“Whether we’re talking about socks or stocks, I like buying quality merchandise when it is marked down.” – Warren Buffett
I love a good comeback story. And in investing, nothing feels better than buying a completely forgotten stock and then watching it climb over time as investors come around to your way of thinking.
Buying high and selling higher can work. But the fact is that the greatest gains are made by investors who scoop up high-quality companies at discounted prices; are willing to purchase stocks that no one else wants; and are able to think independently.
In other words, buying stocks surrounded by bad news is almost a requirement to outsized wealth.
Of course, you can’t just “dumpster dive” haphazardly. You need to be extremely cautious and choose carefully. You need to ensure that the worries surrounding a given a stock are temporary in nature.
With that in mind, here are three ice-cold stocks that have a chance at bouncing back in September. They’ve been beaten down over the past five days, but all have revenue above $1 billion — this helps us zero in on companies that actually have the strength to get better.
|Company||5-Day % Price Change||Trailing 12-Month Revenue|
|Baytex Energy (TSX:BTE)(NYSE:BTE)||9.5%||$1.2B|
|Crescent Point Energy (TSX:CPG)(NYSE:CPG)||6.5%||$3.2B|
As always, don’t view these stocks as formal recommendations. Instead, view them as ideas worth further due diligence.
That said, Baytex catches my value-investing eye.
The Baytex blues
Baytex investors are on quite the roller coaster ride. After soaring about 50% in the month of April, the stock has fallen sharply since — it now sits roughly 35% from its 52-week highs. That kind of stomach-churning drop is tough to handle, but there’s good reason to bet on an upcoming bounce.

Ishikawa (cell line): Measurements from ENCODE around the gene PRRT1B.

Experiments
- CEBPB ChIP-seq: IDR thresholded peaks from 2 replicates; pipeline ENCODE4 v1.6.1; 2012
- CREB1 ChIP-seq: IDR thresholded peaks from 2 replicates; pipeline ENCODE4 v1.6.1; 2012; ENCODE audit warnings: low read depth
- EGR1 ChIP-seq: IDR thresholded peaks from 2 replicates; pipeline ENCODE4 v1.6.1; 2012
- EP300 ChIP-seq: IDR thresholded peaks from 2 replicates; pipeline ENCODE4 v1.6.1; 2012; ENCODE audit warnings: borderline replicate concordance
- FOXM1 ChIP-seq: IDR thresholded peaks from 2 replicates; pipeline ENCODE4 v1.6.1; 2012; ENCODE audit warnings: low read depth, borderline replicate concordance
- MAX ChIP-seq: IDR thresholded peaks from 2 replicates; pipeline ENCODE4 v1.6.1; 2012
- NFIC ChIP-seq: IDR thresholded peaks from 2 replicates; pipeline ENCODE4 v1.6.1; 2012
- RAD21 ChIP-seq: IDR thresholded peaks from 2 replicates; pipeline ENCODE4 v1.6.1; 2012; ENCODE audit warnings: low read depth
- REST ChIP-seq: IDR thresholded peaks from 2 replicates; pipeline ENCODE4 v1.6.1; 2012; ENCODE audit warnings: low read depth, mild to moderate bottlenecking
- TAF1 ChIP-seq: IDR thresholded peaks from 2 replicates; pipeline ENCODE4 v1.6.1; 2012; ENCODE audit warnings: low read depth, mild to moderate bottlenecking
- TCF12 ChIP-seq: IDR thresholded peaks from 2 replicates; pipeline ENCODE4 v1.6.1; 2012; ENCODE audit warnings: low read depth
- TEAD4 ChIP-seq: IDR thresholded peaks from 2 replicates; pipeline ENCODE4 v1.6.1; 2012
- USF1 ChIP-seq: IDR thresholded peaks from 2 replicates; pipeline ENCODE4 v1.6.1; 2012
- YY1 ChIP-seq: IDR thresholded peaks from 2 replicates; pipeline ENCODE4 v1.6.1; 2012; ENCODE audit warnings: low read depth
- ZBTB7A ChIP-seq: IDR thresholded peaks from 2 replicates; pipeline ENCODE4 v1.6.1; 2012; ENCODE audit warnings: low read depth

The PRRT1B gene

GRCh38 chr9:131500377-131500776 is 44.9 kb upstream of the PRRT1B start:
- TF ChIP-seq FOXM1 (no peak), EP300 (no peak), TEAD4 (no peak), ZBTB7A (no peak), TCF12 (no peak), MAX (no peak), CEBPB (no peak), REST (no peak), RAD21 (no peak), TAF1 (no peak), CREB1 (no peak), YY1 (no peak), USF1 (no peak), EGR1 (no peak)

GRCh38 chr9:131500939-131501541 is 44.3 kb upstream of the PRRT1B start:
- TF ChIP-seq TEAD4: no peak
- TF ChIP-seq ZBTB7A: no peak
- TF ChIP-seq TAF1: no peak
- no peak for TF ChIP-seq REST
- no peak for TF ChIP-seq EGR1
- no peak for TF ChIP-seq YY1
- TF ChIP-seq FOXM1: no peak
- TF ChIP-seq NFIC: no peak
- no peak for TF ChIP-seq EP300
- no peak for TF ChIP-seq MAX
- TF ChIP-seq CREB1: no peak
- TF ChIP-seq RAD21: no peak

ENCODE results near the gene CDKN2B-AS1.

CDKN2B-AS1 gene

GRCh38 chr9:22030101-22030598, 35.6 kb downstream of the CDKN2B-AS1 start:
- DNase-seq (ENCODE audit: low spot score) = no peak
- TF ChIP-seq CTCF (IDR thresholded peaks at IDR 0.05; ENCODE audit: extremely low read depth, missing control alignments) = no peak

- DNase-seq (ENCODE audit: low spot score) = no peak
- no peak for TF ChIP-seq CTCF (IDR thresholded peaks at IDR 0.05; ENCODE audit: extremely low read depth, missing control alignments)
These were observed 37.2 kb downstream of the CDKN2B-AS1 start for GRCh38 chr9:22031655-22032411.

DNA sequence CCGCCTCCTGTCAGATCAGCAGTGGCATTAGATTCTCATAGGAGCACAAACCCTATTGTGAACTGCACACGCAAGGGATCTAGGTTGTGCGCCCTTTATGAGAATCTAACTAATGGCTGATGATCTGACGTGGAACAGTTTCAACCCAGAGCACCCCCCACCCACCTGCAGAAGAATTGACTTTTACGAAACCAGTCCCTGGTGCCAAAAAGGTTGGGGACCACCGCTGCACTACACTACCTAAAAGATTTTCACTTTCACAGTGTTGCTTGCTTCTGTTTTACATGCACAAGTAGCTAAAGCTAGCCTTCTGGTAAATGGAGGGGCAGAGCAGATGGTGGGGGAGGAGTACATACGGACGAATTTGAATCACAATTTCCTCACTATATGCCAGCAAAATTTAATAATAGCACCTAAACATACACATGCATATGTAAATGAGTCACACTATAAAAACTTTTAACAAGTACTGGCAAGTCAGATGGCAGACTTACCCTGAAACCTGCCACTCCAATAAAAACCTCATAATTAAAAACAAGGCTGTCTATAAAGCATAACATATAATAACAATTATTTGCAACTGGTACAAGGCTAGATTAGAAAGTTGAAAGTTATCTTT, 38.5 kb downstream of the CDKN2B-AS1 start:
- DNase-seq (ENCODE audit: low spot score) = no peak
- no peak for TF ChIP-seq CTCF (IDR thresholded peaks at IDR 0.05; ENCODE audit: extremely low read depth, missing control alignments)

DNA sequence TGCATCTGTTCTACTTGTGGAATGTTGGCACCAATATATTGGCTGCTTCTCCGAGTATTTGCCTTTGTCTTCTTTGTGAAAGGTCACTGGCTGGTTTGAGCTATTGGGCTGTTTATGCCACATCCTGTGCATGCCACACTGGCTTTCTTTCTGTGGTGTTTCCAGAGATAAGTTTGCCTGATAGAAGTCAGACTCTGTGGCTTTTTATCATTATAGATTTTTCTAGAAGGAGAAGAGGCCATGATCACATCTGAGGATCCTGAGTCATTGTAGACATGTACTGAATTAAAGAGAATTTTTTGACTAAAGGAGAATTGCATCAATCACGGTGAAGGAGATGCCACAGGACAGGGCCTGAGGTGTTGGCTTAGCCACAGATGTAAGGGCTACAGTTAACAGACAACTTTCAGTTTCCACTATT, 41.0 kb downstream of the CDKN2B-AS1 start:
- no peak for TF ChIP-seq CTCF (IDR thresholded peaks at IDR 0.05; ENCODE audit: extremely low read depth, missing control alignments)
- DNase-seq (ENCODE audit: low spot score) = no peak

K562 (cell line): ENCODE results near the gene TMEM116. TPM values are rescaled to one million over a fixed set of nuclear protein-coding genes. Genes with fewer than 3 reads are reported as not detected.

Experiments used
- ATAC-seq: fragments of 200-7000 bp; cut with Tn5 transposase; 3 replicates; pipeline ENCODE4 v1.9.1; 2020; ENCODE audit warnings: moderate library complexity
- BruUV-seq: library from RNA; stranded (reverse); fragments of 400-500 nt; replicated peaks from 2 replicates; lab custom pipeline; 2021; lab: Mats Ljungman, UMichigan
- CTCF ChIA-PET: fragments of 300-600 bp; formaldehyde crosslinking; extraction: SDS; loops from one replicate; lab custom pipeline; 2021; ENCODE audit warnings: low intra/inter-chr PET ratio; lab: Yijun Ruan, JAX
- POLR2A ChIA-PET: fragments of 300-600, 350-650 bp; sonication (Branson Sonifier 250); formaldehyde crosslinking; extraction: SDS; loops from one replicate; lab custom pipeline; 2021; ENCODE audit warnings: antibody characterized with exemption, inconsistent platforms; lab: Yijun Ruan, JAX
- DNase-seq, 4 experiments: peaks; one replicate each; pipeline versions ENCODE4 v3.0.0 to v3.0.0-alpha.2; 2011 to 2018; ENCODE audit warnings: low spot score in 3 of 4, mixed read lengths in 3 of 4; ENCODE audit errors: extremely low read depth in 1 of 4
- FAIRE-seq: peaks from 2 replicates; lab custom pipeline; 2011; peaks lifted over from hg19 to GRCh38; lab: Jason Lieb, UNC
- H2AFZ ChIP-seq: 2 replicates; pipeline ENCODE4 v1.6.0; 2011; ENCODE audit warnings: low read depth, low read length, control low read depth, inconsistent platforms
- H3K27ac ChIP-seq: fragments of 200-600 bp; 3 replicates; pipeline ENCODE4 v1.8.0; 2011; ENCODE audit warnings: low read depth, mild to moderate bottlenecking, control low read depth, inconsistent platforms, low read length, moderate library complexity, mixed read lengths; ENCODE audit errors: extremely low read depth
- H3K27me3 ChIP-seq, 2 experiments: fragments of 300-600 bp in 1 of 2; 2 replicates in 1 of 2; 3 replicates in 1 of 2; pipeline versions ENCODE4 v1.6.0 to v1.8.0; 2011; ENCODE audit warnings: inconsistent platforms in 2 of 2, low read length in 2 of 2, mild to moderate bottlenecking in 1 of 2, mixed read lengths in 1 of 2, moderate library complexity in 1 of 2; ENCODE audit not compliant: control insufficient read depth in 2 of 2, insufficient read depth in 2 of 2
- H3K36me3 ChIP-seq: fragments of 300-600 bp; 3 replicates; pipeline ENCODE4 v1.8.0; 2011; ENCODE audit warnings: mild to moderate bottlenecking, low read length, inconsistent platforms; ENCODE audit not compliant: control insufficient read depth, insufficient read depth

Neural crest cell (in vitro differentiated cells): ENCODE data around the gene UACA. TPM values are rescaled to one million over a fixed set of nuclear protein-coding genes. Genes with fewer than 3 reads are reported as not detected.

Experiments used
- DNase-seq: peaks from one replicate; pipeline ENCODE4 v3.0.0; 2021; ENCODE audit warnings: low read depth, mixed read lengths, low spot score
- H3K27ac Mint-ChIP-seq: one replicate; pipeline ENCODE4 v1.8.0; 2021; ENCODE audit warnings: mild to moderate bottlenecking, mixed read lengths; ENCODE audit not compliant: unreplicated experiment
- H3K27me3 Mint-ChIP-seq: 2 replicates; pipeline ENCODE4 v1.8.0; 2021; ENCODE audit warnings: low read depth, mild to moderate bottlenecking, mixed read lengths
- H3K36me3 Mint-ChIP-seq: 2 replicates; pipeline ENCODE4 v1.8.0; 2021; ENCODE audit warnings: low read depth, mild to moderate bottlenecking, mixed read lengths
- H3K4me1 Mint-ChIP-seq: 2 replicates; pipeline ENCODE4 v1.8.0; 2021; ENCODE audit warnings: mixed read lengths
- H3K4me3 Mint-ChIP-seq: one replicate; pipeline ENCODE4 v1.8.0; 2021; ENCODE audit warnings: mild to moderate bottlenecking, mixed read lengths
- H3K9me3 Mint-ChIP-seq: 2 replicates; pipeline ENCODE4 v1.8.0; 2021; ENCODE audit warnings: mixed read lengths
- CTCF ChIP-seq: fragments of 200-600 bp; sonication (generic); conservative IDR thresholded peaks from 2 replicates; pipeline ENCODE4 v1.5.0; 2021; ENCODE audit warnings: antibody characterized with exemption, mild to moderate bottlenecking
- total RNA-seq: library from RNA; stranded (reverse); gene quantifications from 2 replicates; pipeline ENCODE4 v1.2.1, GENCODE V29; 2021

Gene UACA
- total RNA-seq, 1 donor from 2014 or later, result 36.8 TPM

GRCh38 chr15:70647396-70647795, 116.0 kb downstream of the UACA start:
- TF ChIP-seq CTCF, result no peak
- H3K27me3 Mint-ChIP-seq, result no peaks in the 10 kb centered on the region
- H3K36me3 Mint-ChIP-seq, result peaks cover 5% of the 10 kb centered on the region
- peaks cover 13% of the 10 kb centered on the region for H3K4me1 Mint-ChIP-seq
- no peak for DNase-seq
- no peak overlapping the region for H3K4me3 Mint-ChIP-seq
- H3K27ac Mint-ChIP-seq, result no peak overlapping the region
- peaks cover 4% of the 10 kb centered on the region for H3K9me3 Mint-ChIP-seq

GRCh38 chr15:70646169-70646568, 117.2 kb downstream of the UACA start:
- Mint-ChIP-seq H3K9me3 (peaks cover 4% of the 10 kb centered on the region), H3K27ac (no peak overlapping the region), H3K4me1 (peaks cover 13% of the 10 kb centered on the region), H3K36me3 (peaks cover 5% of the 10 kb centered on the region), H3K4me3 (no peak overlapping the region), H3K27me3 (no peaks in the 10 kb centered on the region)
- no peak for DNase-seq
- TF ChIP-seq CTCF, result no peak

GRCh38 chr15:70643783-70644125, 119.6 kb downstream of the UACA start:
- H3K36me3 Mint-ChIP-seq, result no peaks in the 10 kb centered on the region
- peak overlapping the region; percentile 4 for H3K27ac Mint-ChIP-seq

As my fellow Fool Andrew Walker noted last week, Baytex recently closed a big merger with Raging River Exploration — a move that should significantly boost both the company’s financial flexibility and production prospects.
Baytex says the deal increases its credit capacity to about $1.05 billion with $500 million undrawn. Moreover, management now sees 2019 production of 100,000 to 105,000 boe/day (85% oil and NGLs), with debt adjusted production per share growth of about 12%.
“I am thrilled that we have repositioned Baytex to deliver industry leading returns, attractive production growth and free cash flow, with a strengthened balance sheet,” said CEO Ed LaFehr. “Our vision is to create a self-funded North American oil producer focused on per share value creation with a target of 10 to 15 percent total annual returns.”
If (and it’s big “if”) Baytex actually delivers on its 2019 production forecasts, I can’t see the stock doing anything but soar — as long as oil prices don’t crater, of course.
With a beta above four, Baytex isn’t exactly for conservative risk-averse investors. But if you have a long time horizon and are willing to take on the volatility, the stock’s risk/reward tradeoff is intriguing. Baytex is clearly a better company today than it was just a few short weeks ago, yet the stock has yet to reflect that fact.
This article represents the opinion of the writer, who may disagree with the “official” recommendation position of a Motley Fool premium service or advisor. We’re Motley! Questioning an investing thesis — even one of our own — helps us all think critically about investing and make decisions that help us become smarter, happier, and richer, so we sometimes publish articles that may not be in line with recommendations, rankings or other content.
Fool contributor Brian Pacampara own no position in any of the companies mentioned.